The panel says its recommended option would be cheaper and could be implemented much sooner than water importation from the Sea of Cortez. The panel estimates that the Colorado River Voluntary Transfer Concept would have an initial cost of $17 million, compared to $65 billion to $78 billion for a Sea of Cortez import project. After these initial costs, the two Sea of Cortez importation scenarios the panel considered would cost anywhere between $305 million to $3.8 billion per year for operation and maintenance, while the Colorado River Voluntary Transfer Concept would have annual costs between $22.7 million and $2.5 billion.
“Achieving the benefits of Salton Sea restoration without refilling the sea to its 20th-century volume will avoid environmental damage and save California billions of dollars,” Haddad said.
‘A smaller sea and a larger playa’
The Salton Sea, which is roughly twice as salty as the ocean, covers about 325 square miles, almost twice the surface area of Lake Tahoe, but it is rapidly shrinking. Since 2003, the sea’s elevation has dropped by about 10 feet and its surface area has shrunk by about 38 square miles, according to the Water Education Foundation, an education and outreach organization.
For more than a century, the Salton Sea was sustained by irrigation runoff from the Imperial and Coachella Valleys and local rivers. Over time, farm-to-city water transfers meant more water headed to San Diego County and the Coachella Valley — and less flowed into the Salton Sea.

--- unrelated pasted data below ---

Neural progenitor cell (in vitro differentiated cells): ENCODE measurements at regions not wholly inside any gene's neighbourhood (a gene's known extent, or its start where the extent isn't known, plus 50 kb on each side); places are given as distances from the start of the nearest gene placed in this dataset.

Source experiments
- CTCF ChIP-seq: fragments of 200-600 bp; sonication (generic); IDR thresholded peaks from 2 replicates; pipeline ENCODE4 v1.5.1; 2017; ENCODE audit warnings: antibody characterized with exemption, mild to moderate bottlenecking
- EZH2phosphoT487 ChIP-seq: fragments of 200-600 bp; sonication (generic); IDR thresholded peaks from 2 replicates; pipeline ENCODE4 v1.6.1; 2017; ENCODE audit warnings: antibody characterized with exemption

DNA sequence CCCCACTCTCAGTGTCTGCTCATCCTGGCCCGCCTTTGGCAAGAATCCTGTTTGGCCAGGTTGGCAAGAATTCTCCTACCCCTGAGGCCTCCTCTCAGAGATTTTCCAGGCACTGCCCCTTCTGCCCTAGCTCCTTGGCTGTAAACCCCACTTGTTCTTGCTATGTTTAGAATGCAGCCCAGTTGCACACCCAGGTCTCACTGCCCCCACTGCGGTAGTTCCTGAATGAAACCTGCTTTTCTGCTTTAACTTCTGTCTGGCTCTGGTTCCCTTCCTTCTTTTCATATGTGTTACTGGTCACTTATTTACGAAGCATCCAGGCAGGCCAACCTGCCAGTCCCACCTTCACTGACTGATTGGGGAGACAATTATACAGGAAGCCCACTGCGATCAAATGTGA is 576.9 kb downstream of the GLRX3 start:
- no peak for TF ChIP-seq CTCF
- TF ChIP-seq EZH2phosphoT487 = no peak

The panel envisions a future Salton Sea not with more water, but with the same amount of water but less salt, in addition to dust suppression efforts along the playa.
“The Panel is optimistic that the future of the Salton Sea is bright. That future entails a smaller sea and a larger playa,” states the summary report.
It continues, “A smaller, restored Sea will reduce noxious odors, improve the look of the Sea, and provide recreation opportunities, allowing it to return to being a jewel in the Californian desert, and a place others will want to visit and live next to again.”
“The panel has no authority over what will be done with its recommendations, that’s up to the state,” said Haddad, noting that with the conclusion of Friday’s meeting, the panel was officially disbanded.
James Newcomb, who is leading the development of the state’s long-range plan for the Salton Sea, said the panel’s reports will be used as “one point of information” in developing the long-range plan, which is due at the end of this year.
Newcomb added that in developing the long-range plan, the state will consider the three concepts evaluated in the panel’s feasibility report, which includes the Sea of Cortez water importation concept.
“Our evaluation is going to focus on a project’s abilities to deliver better air quality, water quality, and habitat against their relative costs and risks, particularly as it relates to hydrology,” said Newcomb.
Erin Rode covers the environment for the Desert Sun. Reach her at email@example.com or on Twitter at @RodeErin.
Visit our sponsors
Wise (formerly TransferWise) is the cheaper, easier way to send money abroad. It helps people move money quickly and easily between bank accounts in different countries. Convert 60+ currencies with ridiculously low fees - on average 7x cheaper than a bank. No hidden fees, no markup on the exchange rate, ever.